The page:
“Race is the elephant in the DA caucus”

The well-known political analyst, broadcaster, lecturer, writer and author Mr Eusebius McKaiser closed the 2014 Annual Teach-In with an insightful discussion of the Democratic Alliance’s (DA) future and failure to establish a clear ideological identity, something he believes has contributed to division on questions of leadership and confusion in relation to policy.

“That kind of political confusion is the result of a party that has not even decided what its philosophical position is,” he said, mentioning the party’s divided stance on questions of non-racialism and BEE in particular.

Mr McKaiser argued that the conversation around how the DA wishes to align itself ideologically needs to happen, but said that it has not to date because the DA lacks an intellectual class able to step up to the podium and have that conversation.

This has led to arguments about whether the party is truly liberal and allegations that they are “pragmatic” and have “sold out”.  He believes that the DA can establish itself as liberal, but that it needs to have a discussion around what that means to assert its position. “Own your philosophical foundations – that is what you’ve got to do,” he said.

A result of the party’s ideological confusion is an unclear understanding of what non-racialism means and Mr McKaiser believes this is playing out in the current debate on who will take the position of caucus leader now that Ms Lindiwe Mazibuko is out of the picture.

Although the DA regularly claim to be “colour blind” in their non-racialism, he believes this is not at all the case and thinks that race is a huge factor in their leadership in-fighting at present, with support for more experienced members of parliament coming up against the parties desire to “rebrand” by appointing younger, black leaders.

“Race is the elephant in the DA caucus,” he said. “The DA, although it pretends to be not like us and to never think about race is profoundly aware of race and about to be hamstrung by it.”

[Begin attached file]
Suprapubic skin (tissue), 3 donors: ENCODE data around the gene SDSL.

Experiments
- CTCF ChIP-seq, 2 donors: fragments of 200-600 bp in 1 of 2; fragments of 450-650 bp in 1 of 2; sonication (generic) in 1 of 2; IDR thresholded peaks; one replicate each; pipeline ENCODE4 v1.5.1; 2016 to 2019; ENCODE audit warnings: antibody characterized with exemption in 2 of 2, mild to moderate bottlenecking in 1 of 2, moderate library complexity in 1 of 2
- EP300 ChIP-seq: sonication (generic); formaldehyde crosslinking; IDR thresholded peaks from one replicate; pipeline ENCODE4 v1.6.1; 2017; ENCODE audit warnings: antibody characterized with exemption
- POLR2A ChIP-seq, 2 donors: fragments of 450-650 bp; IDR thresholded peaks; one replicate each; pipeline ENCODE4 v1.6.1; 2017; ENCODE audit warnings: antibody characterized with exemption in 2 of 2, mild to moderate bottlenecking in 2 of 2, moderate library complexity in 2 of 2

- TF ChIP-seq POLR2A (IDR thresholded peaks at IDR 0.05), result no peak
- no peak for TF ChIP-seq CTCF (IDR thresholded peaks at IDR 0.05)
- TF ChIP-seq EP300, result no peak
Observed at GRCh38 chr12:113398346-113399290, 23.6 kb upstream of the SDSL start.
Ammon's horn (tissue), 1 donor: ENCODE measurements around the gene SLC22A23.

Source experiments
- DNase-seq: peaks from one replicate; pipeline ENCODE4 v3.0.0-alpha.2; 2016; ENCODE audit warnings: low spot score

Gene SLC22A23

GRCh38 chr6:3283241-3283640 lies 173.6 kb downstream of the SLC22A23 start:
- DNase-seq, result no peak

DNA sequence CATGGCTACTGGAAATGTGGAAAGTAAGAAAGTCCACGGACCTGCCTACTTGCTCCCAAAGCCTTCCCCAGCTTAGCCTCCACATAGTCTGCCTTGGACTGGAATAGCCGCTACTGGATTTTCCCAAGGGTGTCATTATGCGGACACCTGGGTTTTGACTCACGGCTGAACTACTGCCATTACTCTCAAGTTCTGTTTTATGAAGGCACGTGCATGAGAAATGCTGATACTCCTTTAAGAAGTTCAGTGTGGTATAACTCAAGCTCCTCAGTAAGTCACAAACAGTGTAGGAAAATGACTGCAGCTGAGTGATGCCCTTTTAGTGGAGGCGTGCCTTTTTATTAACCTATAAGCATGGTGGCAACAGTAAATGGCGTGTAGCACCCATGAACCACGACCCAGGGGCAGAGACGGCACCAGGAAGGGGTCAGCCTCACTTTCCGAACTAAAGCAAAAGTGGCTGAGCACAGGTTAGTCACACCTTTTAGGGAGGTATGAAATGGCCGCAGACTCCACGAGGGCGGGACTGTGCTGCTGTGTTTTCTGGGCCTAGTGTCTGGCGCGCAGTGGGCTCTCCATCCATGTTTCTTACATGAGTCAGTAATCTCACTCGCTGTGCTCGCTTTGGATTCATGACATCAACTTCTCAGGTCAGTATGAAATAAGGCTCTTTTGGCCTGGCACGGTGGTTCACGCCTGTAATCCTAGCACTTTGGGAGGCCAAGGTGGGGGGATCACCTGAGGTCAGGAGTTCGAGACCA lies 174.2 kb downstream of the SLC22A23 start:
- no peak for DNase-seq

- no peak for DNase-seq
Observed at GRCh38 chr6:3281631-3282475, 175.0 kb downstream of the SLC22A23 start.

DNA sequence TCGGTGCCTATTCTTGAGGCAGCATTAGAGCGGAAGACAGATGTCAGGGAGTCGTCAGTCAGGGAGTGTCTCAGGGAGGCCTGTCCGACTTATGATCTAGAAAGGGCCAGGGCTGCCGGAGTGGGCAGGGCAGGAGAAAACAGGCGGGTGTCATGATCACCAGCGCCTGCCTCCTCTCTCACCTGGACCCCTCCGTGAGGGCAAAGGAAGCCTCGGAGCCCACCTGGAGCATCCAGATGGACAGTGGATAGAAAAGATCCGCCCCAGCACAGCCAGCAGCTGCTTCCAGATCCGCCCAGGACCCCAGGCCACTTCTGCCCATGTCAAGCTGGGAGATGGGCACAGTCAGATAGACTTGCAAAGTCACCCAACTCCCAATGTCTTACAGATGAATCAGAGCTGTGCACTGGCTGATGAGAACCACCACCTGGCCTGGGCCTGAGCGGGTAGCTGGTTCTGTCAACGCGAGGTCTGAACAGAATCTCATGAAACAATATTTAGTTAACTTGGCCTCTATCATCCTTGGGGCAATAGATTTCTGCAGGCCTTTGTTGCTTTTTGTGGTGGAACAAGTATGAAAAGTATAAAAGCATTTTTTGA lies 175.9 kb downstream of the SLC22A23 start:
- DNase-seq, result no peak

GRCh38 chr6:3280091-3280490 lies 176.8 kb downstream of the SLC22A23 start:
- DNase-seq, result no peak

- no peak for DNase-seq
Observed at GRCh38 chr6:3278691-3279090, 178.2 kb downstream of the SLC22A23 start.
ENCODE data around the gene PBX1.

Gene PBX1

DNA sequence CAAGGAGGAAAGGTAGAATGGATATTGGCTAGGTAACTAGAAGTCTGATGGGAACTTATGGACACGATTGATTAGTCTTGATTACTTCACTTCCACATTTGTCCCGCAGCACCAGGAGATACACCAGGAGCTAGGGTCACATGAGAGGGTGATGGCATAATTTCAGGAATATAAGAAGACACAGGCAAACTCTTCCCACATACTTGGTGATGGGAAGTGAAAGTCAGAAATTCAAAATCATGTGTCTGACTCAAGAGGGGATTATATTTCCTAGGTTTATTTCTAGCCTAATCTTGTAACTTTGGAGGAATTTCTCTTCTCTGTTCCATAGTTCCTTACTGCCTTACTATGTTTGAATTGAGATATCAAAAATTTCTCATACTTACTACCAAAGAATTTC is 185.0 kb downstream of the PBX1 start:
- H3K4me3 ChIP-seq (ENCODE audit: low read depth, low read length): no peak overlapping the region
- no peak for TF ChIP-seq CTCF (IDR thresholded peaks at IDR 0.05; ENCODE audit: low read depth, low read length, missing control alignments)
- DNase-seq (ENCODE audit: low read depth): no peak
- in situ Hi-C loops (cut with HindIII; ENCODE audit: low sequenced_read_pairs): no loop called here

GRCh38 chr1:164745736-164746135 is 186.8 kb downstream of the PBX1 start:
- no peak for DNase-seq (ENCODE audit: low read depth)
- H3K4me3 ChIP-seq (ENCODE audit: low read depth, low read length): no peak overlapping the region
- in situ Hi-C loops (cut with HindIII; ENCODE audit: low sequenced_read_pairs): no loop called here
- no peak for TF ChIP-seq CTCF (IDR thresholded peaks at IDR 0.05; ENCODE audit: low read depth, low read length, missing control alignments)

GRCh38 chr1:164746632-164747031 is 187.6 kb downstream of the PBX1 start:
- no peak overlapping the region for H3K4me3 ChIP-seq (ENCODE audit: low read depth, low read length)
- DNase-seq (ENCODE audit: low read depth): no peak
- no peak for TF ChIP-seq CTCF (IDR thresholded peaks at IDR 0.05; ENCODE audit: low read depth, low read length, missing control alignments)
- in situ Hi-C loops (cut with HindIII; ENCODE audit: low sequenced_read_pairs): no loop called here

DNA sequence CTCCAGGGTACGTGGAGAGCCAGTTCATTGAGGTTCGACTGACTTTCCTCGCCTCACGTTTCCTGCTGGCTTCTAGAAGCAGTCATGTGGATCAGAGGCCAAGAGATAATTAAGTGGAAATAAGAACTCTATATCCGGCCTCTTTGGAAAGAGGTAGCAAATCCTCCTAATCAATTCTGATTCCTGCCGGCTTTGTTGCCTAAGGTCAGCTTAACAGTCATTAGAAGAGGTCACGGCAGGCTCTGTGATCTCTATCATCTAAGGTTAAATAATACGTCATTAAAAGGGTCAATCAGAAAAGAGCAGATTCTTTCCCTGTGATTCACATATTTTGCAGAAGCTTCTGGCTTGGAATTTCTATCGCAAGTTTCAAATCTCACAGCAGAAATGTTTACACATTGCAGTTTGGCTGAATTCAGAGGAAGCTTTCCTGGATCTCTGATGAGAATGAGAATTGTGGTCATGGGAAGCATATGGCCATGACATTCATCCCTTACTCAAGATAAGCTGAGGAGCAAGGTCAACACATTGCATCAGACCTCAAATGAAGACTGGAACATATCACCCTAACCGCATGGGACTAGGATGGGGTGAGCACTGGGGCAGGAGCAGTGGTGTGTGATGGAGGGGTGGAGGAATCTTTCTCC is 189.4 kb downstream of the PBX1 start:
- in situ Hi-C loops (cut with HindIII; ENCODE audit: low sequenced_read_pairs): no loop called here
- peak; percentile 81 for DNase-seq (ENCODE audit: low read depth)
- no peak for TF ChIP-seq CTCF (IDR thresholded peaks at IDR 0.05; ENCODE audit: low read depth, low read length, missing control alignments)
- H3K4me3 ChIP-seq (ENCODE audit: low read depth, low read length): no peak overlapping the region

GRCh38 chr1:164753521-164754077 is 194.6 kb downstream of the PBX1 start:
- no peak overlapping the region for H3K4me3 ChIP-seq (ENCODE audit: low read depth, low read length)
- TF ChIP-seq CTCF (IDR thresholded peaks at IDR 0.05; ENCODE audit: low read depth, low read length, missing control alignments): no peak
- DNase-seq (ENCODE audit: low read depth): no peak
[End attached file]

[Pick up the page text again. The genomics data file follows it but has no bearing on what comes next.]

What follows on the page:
He analysed the potential appointment of Mr Mmusi Maimane in elaboration of this, saying, “It’s bad for democracy, it’s bad for Mmusi, and it’s bad for the DA.” Though he believes Maimane is talented, intelligent, educated, and needing to play a role in the party’s future, he thinks he is still too inexperienced to be the kind of MP South Africa needs from the official opposition party.

He argued that the DA would be wiser to have an open discussion on race within their own ranks and then to maintain to a single decision: either holding that race does matter in who they appoint as leader or saying that it does and justifies appointing a perhaps less experienced young black MP with a strong support team. “Do [the DA] come out of the closet and tell South Africa ‘We actually see black and white’?” he asked.

Contributing to the party’s generally somewhat disarrayed public image at present, he  believes, is the fact that leader Ms Helen Zille’s word is no longer taken to be the gospel. “Her ability to make someone’s career is far less than it was a few years ago.”

“Helen Zille no longer has a monopoly on the conversation of where the party should go,” he said, though he did say that contrary to popular opinion she is not power-hungry but only stays on because she has no clear successor. Regardless, he said, “Many people in the DA have become gatvol with a top-down approach in her leadership style.”

Mr McKaiser has recently published a book, Could I vote DA?. 

By Kyla Hazell

Source:  Communications

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